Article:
Special Information for Teens and Sexual Assault

Sexual assault is oral and/or genital penetration, no matter how slight, of a person without their consent by a perpetrator, who uses hands, genitals, and/or an object. Teen girls fall into the highest risk group for sexual assault, the risk of rape is four times higher for women aged 16 to 24 (Warshaw, 1988).

As with sexual assault in other age groups, most teen sexual assaults fall under the category of date or acquaintance rape – assaults committed by someone that the person knows. Young women between the age of 14 and 17 represent an estimated 38% of those victimized by date rape. (Warshaw, 1988).

An ever-growing number of sexual assaults are being committed using what is commonly known as date rape drugs. Drugs like GHB, which are colorless and odorless, are dropped into an unsuspecting victim’s drink. Shortly after the victim first feels the effect of the drug (extreme drunken-like feeling, nausea, vomiting), drug-induced amnesia takes over, and in many instances the victim is rendered completely unconscious. Sexual predators use this method because the victim exhibits little to no resistance during the assault, and cannot account for the time that the assault took place, which becomes problematic in proving that it happened.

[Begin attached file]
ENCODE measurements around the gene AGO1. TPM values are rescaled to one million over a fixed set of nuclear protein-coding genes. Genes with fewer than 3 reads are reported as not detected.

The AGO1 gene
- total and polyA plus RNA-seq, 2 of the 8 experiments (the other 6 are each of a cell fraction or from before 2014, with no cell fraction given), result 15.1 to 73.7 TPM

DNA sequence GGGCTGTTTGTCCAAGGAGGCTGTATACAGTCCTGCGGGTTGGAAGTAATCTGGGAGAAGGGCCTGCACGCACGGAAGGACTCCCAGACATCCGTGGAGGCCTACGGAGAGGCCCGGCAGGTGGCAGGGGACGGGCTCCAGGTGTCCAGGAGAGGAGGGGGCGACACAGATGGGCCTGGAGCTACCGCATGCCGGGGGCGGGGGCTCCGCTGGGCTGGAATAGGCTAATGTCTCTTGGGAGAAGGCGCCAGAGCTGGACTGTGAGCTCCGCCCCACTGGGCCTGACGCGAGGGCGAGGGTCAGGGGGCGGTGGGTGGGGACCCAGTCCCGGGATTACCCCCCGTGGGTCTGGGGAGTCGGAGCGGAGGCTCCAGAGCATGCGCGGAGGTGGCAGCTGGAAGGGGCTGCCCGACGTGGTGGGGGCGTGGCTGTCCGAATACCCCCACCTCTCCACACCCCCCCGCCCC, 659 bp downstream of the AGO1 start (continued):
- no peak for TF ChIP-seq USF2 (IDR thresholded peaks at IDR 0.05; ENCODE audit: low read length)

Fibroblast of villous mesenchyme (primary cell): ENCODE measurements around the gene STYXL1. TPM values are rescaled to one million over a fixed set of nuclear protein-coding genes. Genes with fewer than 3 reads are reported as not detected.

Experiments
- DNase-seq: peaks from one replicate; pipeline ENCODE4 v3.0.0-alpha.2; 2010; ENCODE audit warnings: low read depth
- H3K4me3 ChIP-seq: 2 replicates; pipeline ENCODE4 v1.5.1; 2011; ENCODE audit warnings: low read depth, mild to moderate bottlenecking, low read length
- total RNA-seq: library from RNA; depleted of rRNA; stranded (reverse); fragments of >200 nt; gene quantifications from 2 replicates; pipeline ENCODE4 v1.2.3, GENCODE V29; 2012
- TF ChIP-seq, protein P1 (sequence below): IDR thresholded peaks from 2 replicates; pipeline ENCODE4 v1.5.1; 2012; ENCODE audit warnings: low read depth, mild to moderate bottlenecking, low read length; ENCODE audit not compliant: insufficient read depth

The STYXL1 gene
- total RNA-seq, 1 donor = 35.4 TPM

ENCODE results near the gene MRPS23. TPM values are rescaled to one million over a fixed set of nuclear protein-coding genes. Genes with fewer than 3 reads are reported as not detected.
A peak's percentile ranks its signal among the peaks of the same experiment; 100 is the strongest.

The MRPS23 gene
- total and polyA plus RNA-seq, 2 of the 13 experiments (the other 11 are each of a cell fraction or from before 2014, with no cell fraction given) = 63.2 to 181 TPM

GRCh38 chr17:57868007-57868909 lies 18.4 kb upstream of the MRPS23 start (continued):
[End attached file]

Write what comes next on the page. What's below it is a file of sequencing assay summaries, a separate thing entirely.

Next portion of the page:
teens-having-fun-at-carnivalLORES

Sexual assault, regardless of age, is NEVER the survivor’s fault no matter what she wore, where she was, whether or not she fought back, or whether or not she was drinking or doing drugs. It is also not a result of uncontrollable sexual desires. It is about power, control and violence where sex is used as the weapon.

Survivors of sexual assault may experience a range of emotions afterwards, including feeling guilty or responsible for the assault, feeling of betrayal, questioning their judgment and having difficulty trusting people.

If you or someone you know is a survivor of sexual assault, resources are available. The 180 Sexual Violence Program offers counseling and 24-hour advocacy services (such as hospital and police accompaniments). Adolescents who are being sexually abused can contact the 24-hour Sexual Violence Hotline at (888) 264-7273.

2NDFLOOR® Youth Helpline

180’s 2NDFLOOR® Youth Helpline is an accessible, free telephone helpline to assist children and adolescents with their day to day concerns. Trained listeners encourage discussion, provide support and offer practical guidance.
Call (888) 222-2228.

Click here to be connect to 180’s 2NDFLOOR® Youth Helpline website.